It’s long-winded, not especially well-written, and perhaps most disconcertingly seems designed to justify the colonisation of the Americas at the expense of the ousted indigenous peoples.
As such, director Michael Mann’s 1992 adaptation made a point of diverging from the novel in many respects, in fact borrowing more heavily from an earlier film adaptation of the novel released in 1936.
Vast swathes of Cooper’s unwieldy narrative are omitted, whilst many of the film’s greatest strengths were the invention of the filmmakers.
Perhaps most notably, the passionate romance between Hawkeye and Cora Munro – surely the most memorable aspect of the film – was not part of the original novel.
6. The Prestige
In between Batman Begins and The Dark Knight, Christopher Nolan helped cement his reputation as one of the premier 21st century directors with this adaptation of Christopher Priest’s novel.
First published in 1995, the novel tells the story of a bitter rivalry between two 19th century stage magicians, which plays out over the course of many years.
The novel frames this story in an epistolary fashion: i.e. it is presented as diary entries from both magicians, discovered many years later by their great-grandchildren.
However, the movie wisely opts to ditch the framing mechanism of the present day sequences, and keeps the focus on the feud itself in the period setting.
The movie also omitted a subplot centred on spiritualism, and presented a more personal connection between the rival illusionists.
5. Starship Troopers
Thanks to his classics RoboCop and Total Recall, director Paul Verhoeven has long been synonymous with brutal, high-octane sci-fi action movies boasting a sly satirical edge.
This was very much true of Verhoeven’s 1997 film Starship Troopers, based on the 1959 novel by acclaimed sci-fi author Robert A. Heinlein.
On paper, the film seems a largely faithful adaptation of the novel: set in a distant future, it centres on young trooper Johnny Rico as he rises through the ranks of the Mobile Infantry in the war against the dreaded ‘bugs’ from the planet Klendathu.
However, where Verhoeven approaches the story’s hard-lined military-based society with his tongue squarely in his cheek, Heinlein seemed to be entirely serious about it.
Where most agree that the book advocates militarism, capital and corporal punishment and more besides, the film pokes fun at these attitudes and those who hold them dear.
4. Dr Strangelove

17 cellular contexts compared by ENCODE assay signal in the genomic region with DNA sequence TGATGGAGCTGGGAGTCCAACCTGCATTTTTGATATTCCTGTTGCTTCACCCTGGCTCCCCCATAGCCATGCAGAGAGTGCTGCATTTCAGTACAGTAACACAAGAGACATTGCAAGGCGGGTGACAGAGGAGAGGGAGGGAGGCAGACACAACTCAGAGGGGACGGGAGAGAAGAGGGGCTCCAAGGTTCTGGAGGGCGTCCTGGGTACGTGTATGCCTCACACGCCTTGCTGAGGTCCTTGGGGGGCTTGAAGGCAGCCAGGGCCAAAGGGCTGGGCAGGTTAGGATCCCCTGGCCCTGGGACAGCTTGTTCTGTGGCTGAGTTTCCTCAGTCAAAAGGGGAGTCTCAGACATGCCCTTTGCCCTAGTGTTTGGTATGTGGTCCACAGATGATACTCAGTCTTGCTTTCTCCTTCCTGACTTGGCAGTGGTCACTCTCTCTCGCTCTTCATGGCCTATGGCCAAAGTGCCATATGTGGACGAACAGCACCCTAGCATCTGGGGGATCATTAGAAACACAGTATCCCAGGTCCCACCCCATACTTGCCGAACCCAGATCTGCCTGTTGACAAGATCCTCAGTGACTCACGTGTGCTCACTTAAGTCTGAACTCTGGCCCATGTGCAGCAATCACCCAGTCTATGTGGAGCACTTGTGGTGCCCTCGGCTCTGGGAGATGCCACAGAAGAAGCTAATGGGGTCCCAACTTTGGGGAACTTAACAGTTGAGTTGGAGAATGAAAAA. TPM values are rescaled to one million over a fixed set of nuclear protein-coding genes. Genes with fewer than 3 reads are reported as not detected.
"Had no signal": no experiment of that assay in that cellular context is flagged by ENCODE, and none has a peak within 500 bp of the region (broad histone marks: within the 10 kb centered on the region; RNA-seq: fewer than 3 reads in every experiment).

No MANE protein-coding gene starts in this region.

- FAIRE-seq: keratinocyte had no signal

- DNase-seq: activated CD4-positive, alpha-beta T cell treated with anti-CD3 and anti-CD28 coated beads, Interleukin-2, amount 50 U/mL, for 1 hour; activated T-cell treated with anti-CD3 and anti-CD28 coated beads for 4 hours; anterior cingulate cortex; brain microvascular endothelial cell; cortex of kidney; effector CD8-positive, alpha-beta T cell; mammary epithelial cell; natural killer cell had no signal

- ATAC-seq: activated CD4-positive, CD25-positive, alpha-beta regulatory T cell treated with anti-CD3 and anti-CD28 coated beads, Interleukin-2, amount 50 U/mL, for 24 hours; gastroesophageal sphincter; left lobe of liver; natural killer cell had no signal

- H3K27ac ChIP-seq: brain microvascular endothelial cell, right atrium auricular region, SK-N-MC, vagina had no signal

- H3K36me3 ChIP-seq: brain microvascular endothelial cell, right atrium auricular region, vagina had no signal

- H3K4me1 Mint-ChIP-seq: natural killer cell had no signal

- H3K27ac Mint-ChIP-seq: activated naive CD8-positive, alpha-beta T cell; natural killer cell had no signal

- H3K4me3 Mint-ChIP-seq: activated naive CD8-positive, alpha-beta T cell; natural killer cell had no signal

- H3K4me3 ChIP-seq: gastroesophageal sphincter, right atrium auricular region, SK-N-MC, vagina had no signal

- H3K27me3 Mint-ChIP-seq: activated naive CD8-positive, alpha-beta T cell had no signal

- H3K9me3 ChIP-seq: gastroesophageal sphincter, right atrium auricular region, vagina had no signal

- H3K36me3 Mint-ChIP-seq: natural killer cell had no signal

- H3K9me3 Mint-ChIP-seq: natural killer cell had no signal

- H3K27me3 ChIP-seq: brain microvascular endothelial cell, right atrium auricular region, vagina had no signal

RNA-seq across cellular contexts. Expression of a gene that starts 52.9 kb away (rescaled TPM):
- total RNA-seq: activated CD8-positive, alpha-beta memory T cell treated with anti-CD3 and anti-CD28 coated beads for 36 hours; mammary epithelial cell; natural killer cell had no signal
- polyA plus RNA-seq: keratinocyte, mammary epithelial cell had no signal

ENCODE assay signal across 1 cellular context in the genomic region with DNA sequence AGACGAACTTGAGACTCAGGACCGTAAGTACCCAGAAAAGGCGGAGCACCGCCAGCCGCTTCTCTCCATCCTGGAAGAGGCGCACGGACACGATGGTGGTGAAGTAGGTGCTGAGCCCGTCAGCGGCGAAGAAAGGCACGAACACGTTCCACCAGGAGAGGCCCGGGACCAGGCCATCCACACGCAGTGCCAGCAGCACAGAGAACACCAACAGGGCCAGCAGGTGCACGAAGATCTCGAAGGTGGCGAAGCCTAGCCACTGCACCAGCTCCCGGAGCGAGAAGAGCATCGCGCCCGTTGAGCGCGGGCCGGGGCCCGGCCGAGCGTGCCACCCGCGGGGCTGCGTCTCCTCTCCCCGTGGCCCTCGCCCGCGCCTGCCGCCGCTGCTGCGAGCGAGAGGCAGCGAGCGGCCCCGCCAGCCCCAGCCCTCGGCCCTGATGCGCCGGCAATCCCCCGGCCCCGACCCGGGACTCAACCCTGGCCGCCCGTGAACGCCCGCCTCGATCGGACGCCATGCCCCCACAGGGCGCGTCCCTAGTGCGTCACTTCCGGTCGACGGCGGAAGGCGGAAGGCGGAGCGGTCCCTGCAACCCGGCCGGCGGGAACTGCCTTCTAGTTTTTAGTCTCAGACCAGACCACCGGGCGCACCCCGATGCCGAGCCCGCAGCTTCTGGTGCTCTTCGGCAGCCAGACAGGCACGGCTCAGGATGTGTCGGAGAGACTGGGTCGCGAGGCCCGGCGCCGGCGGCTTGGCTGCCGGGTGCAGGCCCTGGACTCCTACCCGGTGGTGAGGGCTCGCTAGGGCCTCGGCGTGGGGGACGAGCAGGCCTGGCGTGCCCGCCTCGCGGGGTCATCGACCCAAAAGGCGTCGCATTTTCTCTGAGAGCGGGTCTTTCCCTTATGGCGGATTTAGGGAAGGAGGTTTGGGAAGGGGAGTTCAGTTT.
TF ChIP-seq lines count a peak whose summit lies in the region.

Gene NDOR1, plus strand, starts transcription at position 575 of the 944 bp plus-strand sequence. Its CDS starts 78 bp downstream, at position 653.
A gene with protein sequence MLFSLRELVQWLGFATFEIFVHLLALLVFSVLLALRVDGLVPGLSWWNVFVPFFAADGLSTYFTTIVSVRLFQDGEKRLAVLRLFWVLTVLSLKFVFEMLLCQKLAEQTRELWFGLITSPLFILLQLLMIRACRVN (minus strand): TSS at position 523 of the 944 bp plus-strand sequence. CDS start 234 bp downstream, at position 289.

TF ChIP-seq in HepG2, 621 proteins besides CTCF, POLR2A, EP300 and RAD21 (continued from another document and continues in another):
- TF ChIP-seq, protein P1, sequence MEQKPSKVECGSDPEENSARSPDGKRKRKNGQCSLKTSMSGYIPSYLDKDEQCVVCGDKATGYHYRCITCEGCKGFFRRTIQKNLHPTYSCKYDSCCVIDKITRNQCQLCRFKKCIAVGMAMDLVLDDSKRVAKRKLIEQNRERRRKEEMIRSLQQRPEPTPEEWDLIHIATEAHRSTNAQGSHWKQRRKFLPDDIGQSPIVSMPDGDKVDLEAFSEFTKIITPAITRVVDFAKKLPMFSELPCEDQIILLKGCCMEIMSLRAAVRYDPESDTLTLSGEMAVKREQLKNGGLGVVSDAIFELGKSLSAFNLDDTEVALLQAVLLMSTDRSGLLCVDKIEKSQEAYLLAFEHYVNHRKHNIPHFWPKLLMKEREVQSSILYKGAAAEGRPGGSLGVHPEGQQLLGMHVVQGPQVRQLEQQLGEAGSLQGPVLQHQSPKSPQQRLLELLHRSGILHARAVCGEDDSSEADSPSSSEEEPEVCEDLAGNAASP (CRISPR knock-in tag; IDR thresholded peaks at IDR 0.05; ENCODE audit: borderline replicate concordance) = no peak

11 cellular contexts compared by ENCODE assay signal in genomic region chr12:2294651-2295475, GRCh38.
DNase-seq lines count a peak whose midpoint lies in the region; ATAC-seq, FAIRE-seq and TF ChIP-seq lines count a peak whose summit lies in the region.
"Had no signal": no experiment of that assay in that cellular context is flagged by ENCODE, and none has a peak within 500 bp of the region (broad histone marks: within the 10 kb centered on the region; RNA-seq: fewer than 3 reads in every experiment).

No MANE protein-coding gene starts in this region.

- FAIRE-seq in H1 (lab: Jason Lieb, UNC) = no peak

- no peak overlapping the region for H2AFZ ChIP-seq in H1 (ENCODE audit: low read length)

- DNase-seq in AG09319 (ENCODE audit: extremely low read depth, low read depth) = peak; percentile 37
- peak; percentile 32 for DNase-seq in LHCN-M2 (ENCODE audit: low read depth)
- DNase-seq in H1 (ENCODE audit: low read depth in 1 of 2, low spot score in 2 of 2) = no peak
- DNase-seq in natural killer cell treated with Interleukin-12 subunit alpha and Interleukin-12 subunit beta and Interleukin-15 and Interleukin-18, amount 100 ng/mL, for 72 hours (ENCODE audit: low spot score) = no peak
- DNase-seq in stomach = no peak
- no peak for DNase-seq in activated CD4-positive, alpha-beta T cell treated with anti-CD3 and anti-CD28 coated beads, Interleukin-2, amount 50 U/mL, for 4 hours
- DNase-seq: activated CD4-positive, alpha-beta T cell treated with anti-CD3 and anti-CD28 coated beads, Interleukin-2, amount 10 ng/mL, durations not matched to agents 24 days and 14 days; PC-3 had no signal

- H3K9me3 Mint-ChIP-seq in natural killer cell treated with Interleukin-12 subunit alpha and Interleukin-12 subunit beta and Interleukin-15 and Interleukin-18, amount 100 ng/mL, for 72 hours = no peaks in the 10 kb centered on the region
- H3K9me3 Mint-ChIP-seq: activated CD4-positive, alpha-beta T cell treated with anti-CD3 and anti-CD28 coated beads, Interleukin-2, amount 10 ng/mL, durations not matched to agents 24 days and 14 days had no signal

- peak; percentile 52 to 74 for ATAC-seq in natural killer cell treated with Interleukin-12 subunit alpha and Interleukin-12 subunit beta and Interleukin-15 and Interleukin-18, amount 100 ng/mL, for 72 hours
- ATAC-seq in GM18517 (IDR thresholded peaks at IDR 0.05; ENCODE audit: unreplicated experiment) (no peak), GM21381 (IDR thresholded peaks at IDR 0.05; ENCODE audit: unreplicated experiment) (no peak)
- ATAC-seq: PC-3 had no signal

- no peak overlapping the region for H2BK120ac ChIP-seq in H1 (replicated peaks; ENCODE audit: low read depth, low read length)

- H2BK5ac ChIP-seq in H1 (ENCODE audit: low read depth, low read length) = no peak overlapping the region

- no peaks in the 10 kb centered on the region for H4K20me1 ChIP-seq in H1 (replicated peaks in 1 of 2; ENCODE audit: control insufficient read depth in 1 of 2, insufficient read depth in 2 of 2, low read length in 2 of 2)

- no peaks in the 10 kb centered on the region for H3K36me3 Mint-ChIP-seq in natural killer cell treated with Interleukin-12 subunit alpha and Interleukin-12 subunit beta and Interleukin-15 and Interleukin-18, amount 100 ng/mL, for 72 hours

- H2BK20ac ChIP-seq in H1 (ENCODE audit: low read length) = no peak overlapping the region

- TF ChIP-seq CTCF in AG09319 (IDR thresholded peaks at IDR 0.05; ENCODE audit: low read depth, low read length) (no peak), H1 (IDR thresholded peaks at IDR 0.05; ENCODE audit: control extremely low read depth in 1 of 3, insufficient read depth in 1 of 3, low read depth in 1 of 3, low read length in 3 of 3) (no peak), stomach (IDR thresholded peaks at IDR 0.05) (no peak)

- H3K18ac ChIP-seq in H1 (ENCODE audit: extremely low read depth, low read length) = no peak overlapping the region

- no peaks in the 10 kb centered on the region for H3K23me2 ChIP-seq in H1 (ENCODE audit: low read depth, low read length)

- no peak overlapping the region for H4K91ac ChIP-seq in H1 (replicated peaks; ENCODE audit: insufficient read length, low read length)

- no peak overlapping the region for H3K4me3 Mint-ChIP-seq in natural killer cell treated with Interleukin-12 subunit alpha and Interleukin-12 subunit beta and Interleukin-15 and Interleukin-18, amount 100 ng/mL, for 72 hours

Stanley Kubrick’s 1964 classic Dr Strangelove, or: How I Learned to Stop Worrying and Love the Bomb has long been held up as one of the greatest comedies of all time, and a key film from one of cinema’s greatest directors.
However, things might have been very different had Kubrick and company adhered more closely to their source material.
Dr Strangelove is a very loose adaptation of the 1958 novel Red Alert by Peter George (which, confusingly, was originally published as Two Hours to Doom under the pen name Peter Bryant).
The novel follows the same essential beats as the movie, with nuclear war declared over misunderstandings – but in the book, this is played entirely straight.
Recognising the darkly comedic potential of the premise, the movie instead plays it for laughs, yet in so doing it never sacrifices the message.
3. The Godfather
There can’t be too many people who would dispute that Francis Ford Coppola’s 1972 classic The Godfather is truly one of the greatest ever works of cinema.
However, there are considerably fewer people who would insist that Mario Puzo’s original 1969 novel enjoys a similar status in the annals of literature.
Puzo’s decade-spanning portrait of a mafioso family presents a compelling world, but the author’s style is somewhat workmanlike in comparison with Coppola’s elegant film treatment.
Where in the novel the characters come off fairly simple and easy to dislike, the exemplary performances of Marlon Brando, Al Pacino, James Caan and Robert Duvall find nuance and humanity within.
Though a huge seller on release, we’d have to question whether the novel would be anywhere near as well-remembered today were it not for the movies.
2. Ready Player One
Since its publication in 2011, Ernest Cline’s debut novel Ready Player One has been one of the most talked-about sci-fi books of recent times.
Cline’s book has drawn more than its share of criticism, both for its simplistic prose and over-emphasis on nostalgia.
Happily, Steven Spielberg’s 2018 adaptation significantly revises a lot of the novel’s more problematic content, whilst still following the same essential narrative structure.
For one, the movie presents completely different challenges for Wade/Parzival and his fellow ‘High Five’ members to solve in search of the all-important keys; it’s hard to envisage the challenges working on film as originally written.
Also, Wade/Parzival’s relationship with Art3mis/Samantha is made considerably stronger, making her a more active part of the adventure early on. The novel’s worrying overtones of cyber-stalking are also done away with.
1. The Lord of the Rings
J.R.R. Tolkien’s epic fantasy novel (technically three books, written between 1937 and 1949) is without question one of the most influential works of fiction published in the 20th century.
Even so, while its popular impact may be undeniable, there’s a considerably bigger question mark over whether it’s really so great a work of fiction as its devotees would have us believe.
For many, Tolkien’s world-building mythic vision is undermined by his repetitive, overblown prose and his two-dimensional characterisations, all of which gets increasingly tiresome given the sheer length of his novel.
Peter Jackson’s film trilogy might easily be found guilty of the same crimes, given they add up to more than nine hours of viewing (even if you’re watching the original theatrical cuts, rather than the DVD extended editions).
However, the majesty of the visuals and the power of the performances more than make up for any inherent issues with the source material.